The widespread euphoria in southeast Georgia over the Hyundai automobile manufacturing facility in Bryan County is unmatched. Since most of the region’s manufacturing, has slipped away during recent decades, this is dramatic good news. I appreciate the promise of lessened environmental pollution.
It appears that optimism is justified. Work on site preparation in Bryan is well underway and providing jobs. Associated manufacturing firms have chosen Bulloch County’s big industrial park at the intersection of Highway 301 and I-16 and preliminary work there has begun. Now the county leaders who committed much tax money to develop that site look almost Solomonic in their vision for its future after some years of limited response by potential occupants.
Other than some deep-seated disputes over real estate development and/or speculation, no one seems to envision problems arising out of this progress. However, like Cassandra of Troy, I see one or two, maybe several.
The most obvious issue is transportation for massive amounts of materials to the site and finished autos from it. Moreover, thousands of workers will have to travel to and from the main site or the several factories that produce parts. Interstate 16 is already crowded with eighteen wheelers heading to and from the port of Savannah along with travelers to Savannah for health care, shopping and jobs. If it is to handle the bulk of additional traffic, it would need to be six laned, maybe eight, to Metter. Considering the number of bridges and overpasses involved, the cost would be massive, the disruption of travel chaotic. And the project should have begun five years ago.
Yes, railroads offer an option, but they have been neglected, even shut down. The old SAMS line, later Seaboard line, could move new cars to the west, out of congestion but would require extensive upgrading. Too many of the railways leading out of the area are similarly in need of repair.
New cars and materials can be moved by sea. But the port of Savannah is a container port and a busy one. The one at Brunswick handles bulk cargo, like kaolin, gravel, sand, wood pellets. The one at Jacksonville is known for car carrying but getting autos there from Bryan County via I-16, then I-95 is a voyage down nightmare alley.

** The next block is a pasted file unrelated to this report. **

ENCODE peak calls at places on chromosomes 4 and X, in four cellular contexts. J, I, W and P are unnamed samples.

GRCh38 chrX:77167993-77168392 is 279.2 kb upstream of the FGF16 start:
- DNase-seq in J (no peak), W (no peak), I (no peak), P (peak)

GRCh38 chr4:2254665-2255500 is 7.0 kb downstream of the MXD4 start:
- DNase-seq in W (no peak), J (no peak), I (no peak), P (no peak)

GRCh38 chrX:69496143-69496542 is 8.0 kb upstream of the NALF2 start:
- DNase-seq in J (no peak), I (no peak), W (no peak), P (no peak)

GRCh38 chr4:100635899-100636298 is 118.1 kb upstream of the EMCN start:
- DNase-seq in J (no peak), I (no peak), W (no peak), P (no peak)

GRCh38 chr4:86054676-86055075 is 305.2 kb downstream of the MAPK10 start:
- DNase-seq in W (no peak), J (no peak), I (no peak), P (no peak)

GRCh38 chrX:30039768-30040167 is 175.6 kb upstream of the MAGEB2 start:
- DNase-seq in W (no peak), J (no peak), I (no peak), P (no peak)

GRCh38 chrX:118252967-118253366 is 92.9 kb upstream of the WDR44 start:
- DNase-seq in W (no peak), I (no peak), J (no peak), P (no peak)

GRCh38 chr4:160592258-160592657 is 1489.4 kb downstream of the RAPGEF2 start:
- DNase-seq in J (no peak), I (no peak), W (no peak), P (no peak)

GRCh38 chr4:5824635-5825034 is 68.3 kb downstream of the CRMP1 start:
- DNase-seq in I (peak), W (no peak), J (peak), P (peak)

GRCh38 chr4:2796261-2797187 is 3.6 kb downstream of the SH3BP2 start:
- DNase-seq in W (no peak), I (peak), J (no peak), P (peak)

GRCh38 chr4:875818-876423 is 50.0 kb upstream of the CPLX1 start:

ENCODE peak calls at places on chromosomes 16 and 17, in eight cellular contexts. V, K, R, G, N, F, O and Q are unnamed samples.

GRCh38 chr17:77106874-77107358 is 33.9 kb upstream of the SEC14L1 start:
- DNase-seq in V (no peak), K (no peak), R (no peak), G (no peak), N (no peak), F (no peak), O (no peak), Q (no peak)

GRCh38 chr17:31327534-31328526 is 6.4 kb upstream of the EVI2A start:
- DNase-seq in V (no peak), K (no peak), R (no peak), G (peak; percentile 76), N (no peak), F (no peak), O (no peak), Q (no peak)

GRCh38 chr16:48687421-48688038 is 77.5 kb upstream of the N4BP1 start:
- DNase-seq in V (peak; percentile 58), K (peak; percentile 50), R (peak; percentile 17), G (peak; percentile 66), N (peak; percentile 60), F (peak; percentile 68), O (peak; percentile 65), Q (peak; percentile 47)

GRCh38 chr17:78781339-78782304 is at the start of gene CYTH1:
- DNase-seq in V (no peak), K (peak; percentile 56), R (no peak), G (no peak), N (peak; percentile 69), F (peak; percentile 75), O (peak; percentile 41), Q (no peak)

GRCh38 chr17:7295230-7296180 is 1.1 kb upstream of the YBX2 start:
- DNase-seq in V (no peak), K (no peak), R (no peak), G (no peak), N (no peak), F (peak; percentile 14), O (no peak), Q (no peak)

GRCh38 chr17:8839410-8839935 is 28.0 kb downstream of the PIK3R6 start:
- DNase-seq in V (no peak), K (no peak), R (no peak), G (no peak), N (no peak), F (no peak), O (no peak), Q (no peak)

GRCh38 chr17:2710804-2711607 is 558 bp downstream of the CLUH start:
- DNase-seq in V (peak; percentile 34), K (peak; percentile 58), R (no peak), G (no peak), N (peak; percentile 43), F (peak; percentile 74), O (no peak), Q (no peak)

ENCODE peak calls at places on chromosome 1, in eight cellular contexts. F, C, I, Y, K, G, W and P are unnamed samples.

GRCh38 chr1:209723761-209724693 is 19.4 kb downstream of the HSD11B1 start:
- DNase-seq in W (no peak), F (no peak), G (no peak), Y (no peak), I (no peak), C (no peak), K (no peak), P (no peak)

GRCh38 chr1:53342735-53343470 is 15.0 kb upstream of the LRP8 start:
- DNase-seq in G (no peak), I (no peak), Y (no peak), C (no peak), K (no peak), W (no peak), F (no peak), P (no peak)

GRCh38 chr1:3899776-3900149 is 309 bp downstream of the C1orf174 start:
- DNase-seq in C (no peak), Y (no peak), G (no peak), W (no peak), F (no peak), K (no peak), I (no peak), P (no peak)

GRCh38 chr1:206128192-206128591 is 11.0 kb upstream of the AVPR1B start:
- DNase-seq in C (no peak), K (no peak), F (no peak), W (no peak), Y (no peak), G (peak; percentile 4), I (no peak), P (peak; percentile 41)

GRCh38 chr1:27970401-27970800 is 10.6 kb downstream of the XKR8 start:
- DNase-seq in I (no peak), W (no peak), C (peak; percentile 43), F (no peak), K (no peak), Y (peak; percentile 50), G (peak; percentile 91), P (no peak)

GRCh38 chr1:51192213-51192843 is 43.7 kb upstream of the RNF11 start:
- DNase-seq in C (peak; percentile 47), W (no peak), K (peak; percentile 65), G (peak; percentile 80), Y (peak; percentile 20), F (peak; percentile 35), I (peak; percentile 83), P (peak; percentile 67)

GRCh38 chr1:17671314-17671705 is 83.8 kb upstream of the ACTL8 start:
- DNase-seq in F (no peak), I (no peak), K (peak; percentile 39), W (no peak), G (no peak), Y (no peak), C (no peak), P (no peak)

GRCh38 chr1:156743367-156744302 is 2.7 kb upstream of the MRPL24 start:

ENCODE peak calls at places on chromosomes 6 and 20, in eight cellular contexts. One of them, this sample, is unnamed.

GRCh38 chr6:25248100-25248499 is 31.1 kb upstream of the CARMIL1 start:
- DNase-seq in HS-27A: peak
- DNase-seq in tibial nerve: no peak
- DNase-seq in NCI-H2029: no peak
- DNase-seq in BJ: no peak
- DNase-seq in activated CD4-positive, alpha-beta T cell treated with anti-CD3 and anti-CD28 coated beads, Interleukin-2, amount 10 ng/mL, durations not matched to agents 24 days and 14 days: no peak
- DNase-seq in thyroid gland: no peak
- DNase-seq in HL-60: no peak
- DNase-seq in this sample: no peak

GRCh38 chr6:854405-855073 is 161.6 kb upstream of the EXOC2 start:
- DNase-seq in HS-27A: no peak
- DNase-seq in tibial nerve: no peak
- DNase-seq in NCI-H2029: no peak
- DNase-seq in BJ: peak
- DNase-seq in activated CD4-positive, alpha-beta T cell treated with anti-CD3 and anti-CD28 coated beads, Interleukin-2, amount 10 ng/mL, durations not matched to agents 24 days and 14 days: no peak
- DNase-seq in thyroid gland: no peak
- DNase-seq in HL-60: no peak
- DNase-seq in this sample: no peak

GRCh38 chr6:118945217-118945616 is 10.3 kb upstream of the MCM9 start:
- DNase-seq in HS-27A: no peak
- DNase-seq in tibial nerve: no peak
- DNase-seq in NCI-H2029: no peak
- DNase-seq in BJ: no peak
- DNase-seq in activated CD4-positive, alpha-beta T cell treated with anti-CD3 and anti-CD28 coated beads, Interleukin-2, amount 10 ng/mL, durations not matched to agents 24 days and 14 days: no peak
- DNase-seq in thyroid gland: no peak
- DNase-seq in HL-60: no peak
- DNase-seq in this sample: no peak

The future of all-electric vehicles holds several “Don’t count your chickens before they hatch.” issues. The first is batteries, big ones that propel vehicles down the road. Two major auto makers ran out of batteries last year. Raw materials are shipped to China where batteries are made and then shipped to the U.S. and all the rest.
We now know that shipping itself is problematic. Relations between China and the U.S. seem to be just short of warfare. While a battery manufacturing company is part of the Hyundai related complex here, it cannot fill all of that makers needs and others will compete with it as the electric car movement grows.
Finally, no one has calculated how long the raw materials for these batteries will last. Nothing is infinite.
There is a similar shortage of computer chips which are vital in today’s autos. National and state leaders are pushing for chip making manufacturing in this country with some success. However, most of the chips used in the world are made in Taiwan, a small island nation which China claims as its own and regularly threatens to take by invasion.
Every president pledges to defend Taiwan but are Americans ready for war with China? Controlling most of the chip market would give China an economic choke hold over the world.
What will be the source of electricity to charge and recharge batteries? Electric vehicles produce far less air pollution than those powered by internal combustion engines. That is great. But they require energy from the power grid, most of which is generated by coal, petroleum or natural gas. I know about nuclear power plants but Chernobyl and Three Mile Island convince me to be a bit fearful about more plants Hatch and Vogtle. Electricity produced by big, modern windmills and solar panels promise optional solutions but presently contribute a tiny part of what is required.
If greatly expanded, what would be their environmental impact? We already know that wind farms in the West kill birds and disrupt migratory patterns of birds and butterflies that are necessary pollinators of crops, fruits and flowers.
Finally, adoption of innovations is tied to acceptance by people. I am inclined to applaud almost anything that helps the environment, that preserves planet earth. But how well do electric cars fit into the lives of us plain folks? Right now, expense is a problem for those of us in the lower half of the economic spectrum. Charging the batteries is an issue now and going forward. Having charging stations at designated public places does not help people who do not spend a lot of time out and about.
The obvious answer is having a charging station at ones residence but who can pay to have one installed? And the power bills, will switching from gasoline to electric compensate for the monthly increases imposed by the power company?
Roger G. Branch Sr. is professor emeritus of sociology at Georgia Southern University and is a retired pastor.